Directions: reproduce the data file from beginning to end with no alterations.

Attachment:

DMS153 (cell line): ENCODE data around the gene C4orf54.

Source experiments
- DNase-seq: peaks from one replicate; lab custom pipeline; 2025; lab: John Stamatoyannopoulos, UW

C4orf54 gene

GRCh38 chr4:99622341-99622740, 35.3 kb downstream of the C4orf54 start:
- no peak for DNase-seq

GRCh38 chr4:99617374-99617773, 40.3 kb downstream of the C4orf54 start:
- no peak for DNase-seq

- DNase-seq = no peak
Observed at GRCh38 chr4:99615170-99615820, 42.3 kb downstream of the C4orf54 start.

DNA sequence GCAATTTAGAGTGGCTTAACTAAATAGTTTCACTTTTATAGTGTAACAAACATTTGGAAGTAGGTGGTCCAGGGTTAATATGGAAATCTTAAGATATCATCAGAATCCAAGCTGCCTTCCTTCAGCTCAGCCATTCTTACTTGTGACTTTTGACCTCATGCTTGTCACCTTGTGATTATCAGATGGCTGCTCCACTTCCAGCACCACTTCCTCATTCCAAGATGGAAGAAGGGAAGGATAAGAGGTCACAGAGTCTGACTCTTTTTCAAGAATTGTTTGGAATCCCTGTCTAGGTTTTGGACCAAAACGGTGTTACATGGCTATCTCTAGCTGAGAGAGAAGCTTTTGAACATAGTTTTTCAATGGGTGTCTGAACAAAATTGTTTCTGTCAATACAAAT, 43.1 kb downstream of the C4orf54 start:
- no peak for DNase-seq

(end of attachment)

DMS153 (cell line): ENCODE data around the gene C4orf54.

Source experiments
- DNase-seq: peaks from one replicate; lab custom pipeline; 2025; lab: John Stamatoyannopoulos, UW

C4orf54 gene

GRCh38 chr4:99622341-99622740, 35.3 kb downstream of the C4orf54 start:
- no peak for DNase-seq

GRCh38 chr4:99617374-99617773, 40.3 kb downstream of the C4orf54 start:
- no peak for DNase-seq

- DNase-seq = no peak
Observed at GRCh38 chr4:99615170-99615820, 42.3 kb downstream of the C4orf54 start.

DNA sequence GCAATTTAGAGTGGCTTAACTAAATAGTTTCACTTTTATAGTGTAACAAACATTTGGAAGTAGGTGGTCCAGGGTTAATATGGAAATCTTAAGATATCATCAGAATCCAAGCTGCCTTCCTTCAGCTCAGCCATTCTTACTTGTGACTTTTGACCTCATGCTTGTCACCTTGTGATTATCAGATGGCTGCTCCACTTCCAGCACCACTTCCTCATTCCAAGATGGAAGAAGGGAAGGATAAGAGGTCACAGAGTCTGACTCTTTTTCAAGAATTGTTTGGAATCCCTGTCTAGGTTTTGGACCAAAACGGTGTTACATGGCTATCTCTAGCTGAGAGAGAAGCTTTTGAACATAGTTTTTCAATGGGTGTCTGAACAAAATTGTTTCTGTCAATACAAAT, 43.1 kb downstream of the C4orf54 start:
- no peak for DNase-seq